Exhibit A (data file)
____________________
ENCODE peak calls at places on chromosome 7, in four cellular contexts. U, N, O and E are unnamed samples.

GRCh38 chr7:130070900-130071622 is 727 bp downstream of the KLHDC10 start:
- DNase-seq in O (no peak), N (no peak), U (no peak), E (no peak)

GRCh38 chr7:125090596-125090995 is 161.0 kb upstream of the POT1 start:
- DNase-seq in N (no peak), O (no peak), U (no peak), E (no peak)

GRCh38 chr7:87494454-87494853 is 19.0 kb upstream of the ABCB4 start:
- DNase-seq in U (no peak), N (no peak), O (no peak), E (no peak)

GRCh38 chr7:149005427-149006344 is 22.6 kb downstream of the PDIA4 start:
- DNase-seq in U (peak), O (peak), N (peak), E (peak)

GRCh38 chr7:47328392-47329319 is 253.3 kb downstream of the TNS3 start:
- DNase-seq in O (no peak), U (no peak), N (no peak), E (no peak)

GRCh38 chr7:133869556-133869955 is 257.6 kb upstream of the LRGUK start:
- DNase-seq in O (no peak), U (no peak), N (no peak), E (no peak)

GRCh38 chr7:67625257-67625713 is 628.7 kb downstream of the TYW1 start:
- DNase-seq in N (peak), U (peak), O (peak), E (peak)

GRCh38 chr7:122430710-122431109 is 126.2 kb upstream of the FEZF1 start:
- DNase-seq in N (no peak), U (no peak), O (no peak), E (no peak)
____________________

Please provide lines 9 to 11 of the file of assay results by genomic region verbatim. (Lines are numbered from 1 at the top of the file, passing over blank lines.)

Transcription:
- DNase-seq in U (peak), O (peak), N (peak), E (peak)

GRCh38 chr7:47328392-47329319 is 253.3 kb downstream of the TNS3 start:
- DNase-seq in O (no peak), U (no peak), N (no peak), E (no peak)